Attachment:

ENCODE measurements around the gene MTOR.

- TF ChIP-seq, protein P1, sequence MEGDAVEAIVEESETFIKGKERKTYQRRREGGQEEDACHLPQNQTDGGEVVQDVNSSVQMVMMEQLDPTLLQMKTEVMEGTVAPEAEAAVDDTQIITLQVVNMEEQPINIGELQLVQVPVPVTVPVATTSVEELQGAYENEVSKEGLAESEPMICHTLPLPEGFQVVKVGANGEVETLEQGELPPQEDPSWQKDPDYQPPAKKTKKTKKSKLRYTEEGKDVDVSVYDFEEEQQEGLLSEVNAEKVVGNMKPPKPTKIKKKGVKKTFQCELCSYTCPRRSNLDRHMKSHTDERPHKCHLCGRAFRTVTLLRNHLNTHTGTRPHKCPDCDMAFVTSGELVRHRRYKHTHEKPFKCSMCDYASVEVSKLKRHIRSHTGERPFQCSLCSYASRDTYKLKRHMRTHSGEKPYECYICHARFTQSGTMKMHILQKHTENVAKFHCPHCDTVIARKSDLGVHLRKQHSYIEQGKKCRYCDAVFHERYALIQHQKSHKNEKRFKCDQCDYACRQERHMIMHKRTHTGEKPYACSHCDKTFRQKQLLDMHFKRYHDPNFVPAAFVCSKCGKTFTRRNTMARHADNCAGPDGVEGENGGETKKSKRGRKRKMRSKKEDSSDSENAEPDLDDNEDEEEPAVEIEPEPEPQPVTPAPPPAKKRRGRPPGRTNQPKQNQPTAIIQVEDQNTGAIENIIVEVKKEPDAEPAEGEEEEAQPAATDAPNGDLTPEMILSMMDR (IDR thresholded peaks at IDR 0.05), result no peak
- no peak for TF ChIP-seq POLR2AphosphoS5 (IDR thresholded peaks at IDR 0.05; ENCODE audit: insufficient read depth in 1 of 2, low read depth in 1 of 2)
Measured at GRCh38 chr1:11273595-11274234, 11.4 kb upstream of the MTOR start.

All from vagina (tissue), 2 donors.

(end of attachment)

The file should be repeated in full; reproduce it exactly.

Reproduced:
ENCODE measurements around the gene MTOR.

- TF ChIP-seq, protein P1, sequence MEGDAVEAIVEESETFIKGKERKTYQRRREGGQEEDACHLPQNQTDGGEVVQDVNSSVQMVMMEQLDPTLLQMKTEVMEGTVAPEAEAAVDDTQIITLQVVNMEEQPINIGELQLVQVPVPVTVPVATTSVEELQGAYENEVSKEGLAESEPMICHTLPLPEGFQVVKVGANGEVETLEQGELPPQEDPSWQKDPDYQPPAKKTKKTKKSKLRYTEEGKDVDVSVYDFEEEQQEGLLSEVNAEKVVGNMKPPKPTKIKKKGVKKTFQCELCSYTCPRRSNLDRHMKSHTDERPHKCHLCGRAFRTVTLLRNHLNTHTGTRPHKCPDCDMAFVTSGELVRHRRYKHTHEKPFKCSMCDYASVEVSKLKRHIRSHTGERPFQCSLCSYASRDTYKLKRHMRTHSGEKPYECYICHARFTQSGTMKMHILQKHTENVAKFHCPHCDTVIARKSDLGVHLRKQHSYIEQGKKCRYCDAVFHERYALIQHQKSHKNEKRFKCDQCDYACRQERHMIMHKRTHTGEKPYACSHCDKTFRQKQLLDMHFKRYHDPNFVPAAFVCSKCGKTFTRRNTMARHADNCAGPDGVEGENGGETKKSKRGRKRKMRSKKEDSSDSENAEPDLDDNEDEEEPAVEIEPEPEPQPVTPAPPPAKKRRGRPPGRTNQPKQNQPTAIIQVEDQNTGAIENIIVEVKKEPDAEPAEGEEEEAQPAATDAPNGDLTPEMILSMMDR (IDR thresholded peaks at IDR 0.05), result no peak
- no peak for TF ChIP-seq POLR2AphosphoS5 (IDR thresholded peaks at IDR 0.05; ENCODE audit: insufficient read depth in 1 of 2, low read depth in 1 of 2)
Measured at GRCh38 chr1:11273595-11274234, 11.4 kb upstream of the MTOR start.

All from vagina (tissue), 2 donors.